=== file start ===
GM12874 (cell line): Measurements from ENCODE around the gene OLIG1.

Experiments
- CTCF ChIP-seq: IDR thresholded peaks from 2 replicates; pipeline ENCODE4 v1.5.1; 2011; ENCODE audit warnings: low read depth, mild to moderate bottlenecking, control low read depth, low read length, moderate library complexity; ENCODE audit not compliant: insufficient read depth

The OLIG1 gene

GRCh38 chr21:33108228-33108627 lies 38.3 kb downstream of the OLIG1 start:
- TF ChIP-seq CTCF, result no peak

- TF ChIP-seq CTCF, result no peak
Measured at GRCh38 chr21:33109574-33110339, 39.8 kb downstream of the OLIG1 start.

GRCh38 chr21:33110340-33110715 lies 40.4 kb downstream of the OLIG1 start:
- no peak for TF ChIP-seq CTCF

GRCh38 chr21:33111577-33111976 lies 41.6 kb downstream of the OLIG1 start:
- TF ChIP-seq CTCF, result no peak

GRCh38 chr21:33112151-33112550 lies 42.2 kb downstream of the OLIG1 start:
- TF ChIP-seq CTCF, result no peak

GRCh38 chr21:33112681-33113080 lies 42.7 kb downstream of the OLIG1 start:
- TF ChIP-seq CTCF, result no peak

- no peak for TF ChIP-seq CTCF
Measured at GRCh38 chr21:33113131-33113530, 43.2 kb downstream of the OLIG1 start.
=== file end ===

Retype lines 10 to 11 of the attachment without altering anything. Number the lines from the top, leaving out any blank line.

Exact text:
- no peak for TF ChIP-seq CTCF

GRCh38 chr21:33111577-33111976 lies 41.6 kb downstream of the OLIG1 start: